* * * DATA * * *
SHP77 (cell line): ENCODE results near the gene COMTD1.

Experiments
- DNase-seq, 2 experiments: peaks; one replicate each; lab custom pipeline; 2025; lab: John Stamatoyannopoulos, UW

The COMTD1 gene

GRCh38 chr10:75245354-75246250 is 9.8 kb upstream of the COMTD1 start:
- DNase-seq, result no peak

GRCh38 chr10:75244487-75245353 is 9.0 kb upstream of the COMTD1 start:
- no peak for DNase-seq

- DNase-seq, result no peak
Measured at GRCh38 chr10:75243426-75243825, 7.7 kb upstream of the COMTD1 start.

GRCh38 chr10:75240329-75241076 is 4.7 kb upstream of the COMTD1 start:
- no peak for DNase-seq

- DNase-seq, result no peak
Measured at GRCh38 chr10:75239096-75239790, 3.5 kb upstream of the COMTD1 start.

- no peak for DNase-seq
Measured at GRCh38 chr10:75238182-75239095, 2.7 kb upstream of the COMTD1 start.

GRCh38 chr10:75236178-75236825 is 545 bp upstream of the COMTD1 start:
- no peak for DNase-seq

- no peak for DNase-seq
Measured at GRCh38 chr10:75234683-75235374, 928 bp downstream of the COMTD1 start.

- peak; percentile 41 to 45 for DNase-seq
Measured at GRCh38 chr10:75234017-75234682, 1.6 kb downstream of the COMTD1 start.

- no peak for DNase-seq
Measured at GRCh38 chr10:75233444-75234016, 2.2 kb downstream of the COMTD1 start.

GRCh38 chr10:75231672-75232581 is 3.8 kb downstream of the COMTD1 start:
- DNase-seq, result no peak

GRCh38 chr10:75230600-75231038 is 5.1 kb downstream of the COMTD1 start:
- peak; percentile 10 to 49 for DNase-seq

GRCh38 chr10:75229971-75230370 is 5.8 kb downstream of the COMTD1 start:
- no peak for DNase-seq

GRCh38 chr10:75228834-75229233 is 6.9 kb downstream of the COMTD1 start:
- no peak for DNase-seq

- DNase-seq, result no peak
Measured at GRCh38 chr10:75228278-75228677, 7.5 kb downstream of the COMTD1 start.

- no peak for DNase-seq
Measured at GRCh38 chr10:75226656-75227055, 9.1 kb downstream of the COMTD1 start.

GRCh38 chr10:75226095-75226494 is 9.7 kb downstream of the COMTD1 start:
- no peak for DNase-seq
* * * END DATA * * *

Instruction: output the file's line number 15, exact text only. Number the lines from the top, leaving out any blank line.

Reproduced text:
- no peak for DNase-seq